Rick Remender’s creator-owned output through Image can be charitably described as “uneven.” Though he’s clearly a skilled writer, he needs to find a new approach beyond simply tossing his characters into hopeless situations and then starting to grind them down. It’s an approach that has worked on “Deadly Class,” is on the verge of breaking “Black Science,” and managed the impressive task of getting me to quit “Low” after one volume. Now he’s back with a new title that shows him to have ever so slightly tinkered with his established formula. If that was the only thing “Tokyo Ghost” had to offer then it’d be easy to write off. As the art comes from the enormously talented Sean Murphy, I’m actually thinking about sticking with it.
The story starts off in the Isles of Los Angeles, circa 2089, and wastes little time in introducing us to our protagonists. Constables Led Dent and Debbie Decay aren’t so much cops as enforcers for the corporations that oversee the tech-addicted population. It’s their job to keep psychopaths like the mind-jacking psychopath Davey Trauma from killing off too many people and putting a crimp in the megacorporations’ profits. This is a world in full bloom of squalor and decay and Debbie wants out before her childhood friend and boyfriend Led’s mind is fully consumed by it.
Fortunately their boss at the Flak Corporation has the “one last job” that will allow them to do that. While most of the world embraced everything that technology had to offer, Japan wound up going a different way thanks to “Project Akata.” Not only is it a green paradise, but it also has enough clean water to supply Los Angeles for decades. Problem is that it’s blanketed in an EMP field that makes a full-scale attack impossible. Debbie and Led are sent into rectify that problem with the promise that their contracts will be fulfilled after they’re done. Of course, being sent to a green land without technology is just what Debbie was looking for and what Led needs to get back his mind. So why would they even bother coming back, let alone finish their mission?
It probably wouldn’t surprise anyone to learn that Remender has a pretty depressing fate in store for his protagonists that will ruin the lives they go on to build in this natural community. What sets this apart from the writer’s other works is that it shows he at least understands that characters have to be built up before they can be broken down. Things are pretty bad for Led and Debbie when we first meet them. He may be a badass fighter, but Led is emotionally and socially shut off from his girlfriend and the world at large. Debbie is also hopelessly devoted to this guy against her better judgment without a solid plan to free his mind. When they get to the Tokyo garden, they’re finally able to start letting go of these bad feelings and start becoming real people again. I’ll also give the writer credit for some amusing sections where his protagonists’ crudeness clashes with the peaceful, laid back vibe projected by the garden’s inhabitants. These scenes are the best parts of the volume, even though they don’t last for long.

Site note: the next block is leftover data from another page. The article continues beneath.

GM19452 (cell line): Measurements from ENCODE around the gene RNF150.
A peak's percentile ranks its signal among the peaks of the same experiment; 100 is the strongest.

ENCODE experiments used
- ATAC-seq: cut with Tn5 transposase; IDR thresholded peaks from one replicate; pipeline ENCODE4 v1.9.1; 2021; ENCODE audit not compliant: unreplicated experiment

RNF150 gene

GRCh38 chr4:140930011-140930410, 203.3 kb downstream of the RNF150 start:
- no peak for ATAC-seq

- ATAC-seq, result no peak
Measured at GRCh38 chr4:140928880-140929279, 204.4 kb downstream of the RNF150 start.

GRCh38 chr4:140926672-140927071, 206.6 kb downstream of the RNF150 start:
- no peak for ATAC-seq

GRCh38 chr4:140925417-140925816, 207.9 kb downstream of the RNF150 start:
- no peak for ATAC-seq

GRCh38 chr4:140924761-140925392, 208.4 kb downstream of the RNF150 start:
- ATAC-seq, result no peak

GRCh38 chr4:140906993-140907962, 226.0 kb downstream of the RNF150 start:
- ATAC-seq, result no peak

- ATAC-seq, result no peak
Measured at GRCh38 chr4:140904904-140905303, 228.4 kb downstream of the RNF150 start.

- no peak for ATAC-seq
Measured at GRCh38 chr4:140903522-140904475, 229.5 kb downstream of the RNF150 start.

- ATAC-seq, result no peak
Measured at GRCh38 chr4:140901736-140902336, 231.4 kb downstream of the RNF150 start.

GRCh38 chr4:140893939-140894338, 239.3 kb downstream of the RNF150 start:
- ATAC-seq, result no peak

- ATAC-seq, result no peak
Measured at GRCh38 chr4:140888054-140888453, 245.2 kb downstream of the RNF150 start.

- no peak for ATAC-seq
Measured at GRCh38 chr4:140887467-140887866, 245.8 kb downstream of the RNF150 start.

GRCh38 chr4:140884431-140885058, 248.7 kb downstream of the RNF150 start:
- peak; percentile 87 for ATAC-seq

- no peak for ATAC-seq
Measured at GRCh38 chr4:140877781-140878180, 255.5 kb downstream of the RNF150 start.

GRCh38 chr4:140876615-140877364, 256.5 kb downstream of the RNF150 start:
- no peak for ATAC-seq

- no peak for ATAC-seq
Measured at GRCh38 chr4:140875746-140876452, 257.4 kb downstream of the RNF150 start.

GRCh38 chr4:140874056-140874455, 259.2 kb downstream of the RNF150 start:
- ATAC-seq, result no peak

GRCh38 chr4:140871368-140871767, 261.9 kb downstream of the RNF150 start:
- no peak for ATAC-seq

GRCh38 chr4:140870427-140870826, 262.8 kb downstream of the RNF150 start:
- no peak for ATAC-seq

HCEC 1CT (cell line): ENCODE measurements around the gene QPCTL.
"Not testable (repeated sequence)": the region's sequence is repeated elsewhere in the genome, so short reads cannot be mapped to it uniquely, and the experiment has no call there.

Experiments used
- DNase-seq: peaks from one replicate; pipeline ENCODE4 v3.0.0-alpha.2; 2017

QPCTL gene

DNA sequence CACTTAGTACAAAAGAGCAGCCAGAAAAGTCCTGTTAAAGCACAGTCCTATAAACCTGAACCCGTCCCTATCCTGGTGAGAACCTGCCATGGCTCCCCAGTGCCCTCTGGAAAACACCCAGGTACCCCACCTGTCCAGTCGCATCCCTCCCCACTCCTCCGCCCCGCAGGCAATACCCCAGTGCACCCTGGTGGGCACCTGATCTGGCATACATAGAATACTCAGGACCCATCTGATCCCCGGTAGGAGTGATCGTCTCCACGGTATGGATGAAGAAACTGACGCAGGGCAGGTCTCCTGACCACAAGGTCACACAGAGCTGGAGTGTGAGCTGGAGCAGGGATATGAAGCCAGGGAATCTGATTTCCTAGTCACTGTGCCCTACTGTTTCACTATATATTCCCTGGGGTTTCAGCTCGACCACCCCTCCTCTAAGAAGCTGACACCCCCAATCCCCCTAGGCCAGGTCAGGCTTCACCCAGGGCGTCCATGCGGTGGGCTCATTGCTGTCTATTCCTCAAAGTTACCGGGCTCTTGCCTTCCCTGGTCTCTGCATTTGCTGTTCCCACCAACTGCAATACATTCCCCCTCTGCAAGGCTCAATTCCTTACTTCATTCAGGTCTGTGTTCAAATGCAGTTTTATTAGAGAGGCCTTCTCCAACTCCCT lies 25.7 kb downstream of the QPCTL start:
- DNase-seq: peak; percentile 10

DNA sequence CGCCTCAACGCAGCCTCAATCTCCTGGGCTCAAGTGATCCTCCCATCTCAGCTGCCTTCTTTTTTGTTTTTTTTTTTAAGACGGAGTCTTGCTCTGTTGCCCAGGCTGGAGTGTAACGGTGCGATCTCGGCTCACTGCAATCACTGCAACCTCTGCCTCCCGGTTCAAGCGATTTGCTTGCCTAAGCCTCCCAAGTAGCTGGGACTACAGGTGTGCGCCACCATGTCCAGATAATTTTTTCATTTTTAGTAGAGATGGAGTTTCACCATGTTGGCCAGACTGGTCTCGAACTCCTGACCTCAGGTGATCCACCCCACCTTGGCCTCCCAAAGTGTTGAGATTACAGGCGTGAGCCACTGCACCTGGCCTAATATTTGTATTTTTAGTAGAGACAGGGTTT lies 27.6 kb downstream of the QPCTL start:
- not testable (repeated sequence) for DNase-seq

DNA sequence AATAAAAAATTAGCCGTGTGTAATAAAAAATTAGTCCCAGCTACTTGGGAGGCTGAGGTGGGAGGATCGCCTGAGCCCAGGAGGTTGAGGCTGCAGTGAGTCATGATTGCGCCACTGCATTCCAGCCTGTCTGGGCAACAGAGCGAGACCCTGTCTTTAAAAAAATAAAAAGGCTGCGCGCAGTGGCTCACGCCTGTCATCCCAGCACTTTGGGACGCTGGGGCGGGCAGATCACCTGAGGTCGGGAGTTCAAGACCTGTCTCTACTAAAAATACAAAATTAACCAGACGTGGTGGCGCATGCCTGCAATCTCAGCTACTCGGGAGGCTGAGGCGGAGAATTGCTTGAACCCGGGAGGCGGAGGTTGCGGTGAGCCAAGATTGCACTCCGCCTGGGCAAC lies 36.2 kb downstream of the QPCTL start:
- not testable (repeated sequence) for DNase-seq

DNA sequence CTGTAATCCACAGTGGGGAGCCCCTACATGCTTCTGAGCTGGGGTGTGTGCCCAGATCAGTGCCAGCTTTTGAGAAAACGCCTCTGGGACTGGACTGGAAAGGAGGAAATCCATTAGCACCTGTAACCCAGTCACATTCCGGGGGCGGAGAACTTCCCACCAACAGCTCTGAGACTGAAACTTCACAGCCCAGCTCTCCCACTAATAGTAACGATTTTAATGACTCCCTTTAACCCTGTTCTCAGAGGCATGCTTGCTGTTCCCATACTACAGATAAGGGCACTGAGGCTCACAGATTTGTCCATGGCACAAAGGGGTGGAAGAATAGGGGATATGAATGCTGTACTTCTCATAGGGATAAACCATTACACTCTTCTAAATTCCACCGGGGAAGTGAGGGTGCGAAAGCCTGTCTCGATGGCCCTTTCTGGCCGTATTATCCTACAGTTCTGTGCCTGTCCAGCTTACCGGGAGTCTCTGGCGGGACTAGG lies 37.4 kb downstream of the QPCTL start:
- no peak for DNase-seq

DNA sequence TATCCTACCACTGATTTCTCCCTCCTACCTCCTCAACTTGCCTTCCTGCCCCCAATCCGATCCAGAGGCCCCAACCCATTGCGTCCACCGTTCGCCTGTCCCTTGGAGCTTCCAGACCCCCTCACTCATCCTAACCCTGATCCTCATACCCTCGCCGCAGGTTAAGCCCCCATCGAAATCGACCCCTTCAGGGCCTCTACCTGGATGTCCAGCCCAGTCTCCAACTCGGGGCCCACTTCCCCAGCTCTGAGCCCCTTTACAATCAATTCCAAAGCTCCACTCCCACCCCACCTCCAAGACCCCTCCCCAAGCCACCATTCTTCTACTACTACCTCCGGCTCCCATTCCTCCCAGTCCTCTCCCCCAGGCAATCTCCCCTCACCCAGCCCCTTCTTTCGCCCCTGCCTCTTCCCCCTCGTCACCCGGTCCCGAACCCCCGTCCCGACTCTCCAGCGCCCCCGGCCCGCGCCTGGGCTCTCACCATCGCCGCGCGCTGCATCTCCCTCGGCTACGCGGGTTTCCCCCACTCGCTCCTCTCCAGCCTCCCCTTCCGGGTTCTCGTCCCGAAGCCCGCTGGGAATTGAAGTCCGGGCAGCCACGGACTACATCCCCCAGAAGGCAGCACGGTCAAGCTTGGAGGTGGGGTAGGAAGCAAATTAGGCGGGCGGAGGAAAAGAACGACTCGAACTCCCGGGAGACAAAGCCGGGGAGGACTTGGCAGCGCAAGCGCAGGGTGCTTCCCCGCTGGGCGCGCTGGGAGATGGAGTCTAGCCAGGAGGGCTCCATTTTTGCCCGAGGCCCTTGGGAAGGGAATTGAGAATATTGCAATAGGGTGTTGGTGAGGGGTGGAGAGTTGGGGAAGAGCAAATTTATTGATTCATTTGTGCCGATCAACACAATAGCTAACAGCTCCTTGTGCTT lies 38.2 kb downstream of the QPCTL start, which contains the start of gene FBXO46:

The rest of this volume is basically what you’d expect as things go bad for Led, Debbie, and the community they’ve come to be a part of. I’d probably have been more involved in it if Remender didn’t make it obvious that was his plan all along. What with the community member who clearly has a beef with Led making his intentions known as soon as he and Debbie show up. Then you have the familiar tropes, both with Remender’s style and the genre as well, further diluting my interest in the story. Without giving too much away, Led and Debbie’s lives are pretty much ruined by the end, even if it’s obvious that the apocalyptic ending we’re served up is a fake-out for a surprise reveal of survival in vol. 2. Remender’s use of casual-sounding narration during breakneck action scenes is also starting to wear thing. What was once unique and refreshing now comes off as standard-issue here. It’s also disappointing to see him take such an obvious binary tract with the world he has created here. The moral spectrum in “Tokyo Ghost” basically boils down to “Technology=BAD” and “Nature=GOOD.” This is an obvious approach that has been done before and a lot better elsewhere. I can’t really get invested in another allegorical attack on the perils of technology when it’s done with so little imagination.
For all of my criticisms, there’s one thing that makes all of them go down significantly easier: Sean Murphy’s Art. I’ve said before that he’s one of the best artists working in comics today and he reinforces that opinion further here with some absolutely stunning work. He makes the urban decay look utterly dazzling to the eye with the intricate detail of the backgrounds and insane action that almost hits “Looney Tunes” levels of insanity, but still maintains enough grounding for the reader to be fully invested in the violence. Murphy also creates a fully-realized utopia of nature in the Tokyo scenes that really sells its appeal as a paradise that allows Led and Debbie to start the healing process. That’s the real strength of the art here. As trite and formulaic as the storytelling gets in this volume, Murphy was still able to sell me on a good deal of it through the strength of his visuals.
If I’m looking forward to anything in the second volume of this series, it’ll be what new sights we get to see in this world. I can’t say that the story has me all that excited as I believe I know exactly where Remender is heading with things in the short term: A whole lot of people (or maybe just one special one) turn out to be not dead and Led and Debbie find themselves forced to be apart due to their new status quos. If nothing else, I hope that this setup provides a decent enough springboard for more fantastic art from Murphy.